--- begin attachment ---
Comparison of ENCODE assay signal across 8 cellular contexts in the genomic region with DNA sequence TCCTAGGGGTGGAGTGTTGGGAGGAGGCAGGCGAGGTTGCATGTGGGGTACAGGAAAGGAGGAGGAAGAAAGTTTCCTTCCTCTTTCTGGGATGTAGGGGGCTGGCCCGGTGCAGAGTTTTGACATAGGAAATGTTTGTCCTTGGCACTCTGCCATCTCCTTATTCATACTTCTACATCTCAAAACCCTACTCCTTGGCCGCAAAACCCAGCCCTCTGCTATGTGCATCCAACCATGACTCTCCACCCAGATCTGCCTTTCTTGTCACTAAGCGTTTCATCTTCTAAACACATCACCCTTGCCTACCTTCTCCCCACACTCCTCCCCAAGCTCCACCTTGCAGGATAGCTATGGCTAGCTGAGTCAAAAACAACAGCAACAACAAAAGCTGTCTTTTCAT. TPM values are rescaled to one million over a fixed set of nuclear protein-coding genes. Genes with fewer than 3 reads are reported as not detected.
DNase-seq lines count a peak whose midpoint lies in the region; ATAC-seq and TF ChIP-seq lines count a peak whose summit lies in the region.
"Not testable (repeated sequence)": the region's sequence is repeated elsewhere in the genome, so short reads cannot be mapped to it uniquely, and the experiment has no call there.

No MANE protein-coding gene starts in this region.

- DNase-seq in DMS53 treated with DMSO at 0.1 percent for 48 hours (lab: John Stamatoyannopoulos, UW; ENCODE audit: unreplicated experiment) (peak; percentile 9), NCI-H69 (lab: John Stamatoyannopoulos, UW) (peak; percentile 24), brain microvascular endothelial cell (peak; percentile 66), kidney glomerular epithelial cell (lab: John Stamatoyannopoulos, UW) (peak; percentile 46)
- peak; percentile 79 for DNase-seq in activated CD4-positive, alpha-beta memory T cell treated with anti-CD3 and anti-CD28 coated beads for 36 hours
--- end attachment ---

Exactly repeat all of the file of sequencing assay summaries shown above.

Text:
Comparison of ENCODE assay signal across 8 cellular contexts in the genomic region with DNA sequence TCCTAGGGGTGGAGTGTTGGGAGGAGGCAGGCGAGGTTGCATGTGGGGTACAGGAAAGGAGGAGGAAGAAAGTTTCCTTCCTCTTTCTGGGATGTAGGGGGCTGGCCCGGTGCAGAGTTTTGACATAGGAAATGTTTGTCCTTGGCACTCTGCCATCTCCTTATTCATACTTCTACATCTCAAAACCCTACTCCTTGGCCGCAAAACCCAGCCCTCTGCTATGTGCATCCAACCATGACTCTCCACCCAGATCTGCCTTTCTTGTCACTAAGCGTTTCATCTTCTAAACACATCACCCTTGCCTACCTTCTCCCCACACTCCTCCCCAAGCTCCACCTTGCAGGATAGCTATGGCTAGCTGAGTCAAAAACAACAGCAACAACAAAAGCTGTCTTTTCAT. TPM values are rescaled to one million over a fixed set of nuclear protein-coding genes. Genes with fewer than 3 reads are reported as not detected.
DNase-seq lines count a peak whose midpoint lies in the region; ATAC-seq and TF ChIP-seq lines count a peak whose summit lies in the region.
"Not testable (repeated sequence)": the region's sequence is repeated elsewhere in the genome, so short reads cannot be mapped to it uniquely, and the experiment has no call there.

No MANE protein-coding gene starts in this region.

- DNase-seq in DMS53 treated with DMSO at 0.1 percent for 48 hours (lab: John Stamatoyannopoulos, UW; ENCODE audit: unreplicated experiment) (peak; percentile 9), NCI-H69 (lab: John Stamatoyannopoulos, UW) (peak; percentile 24), brain microvascular endothelial cell (peak; percentile 66), kidney glomerular epithelial cell (lab: John Stamatoyannopoulos, UW) (peak; percentile 46)
- peak; percentile 79 for DNase-seq in activated CD4-positive, alpha-beta memory T cell treated with anti-CD3 and anti-CD28 coated beads for 36 hours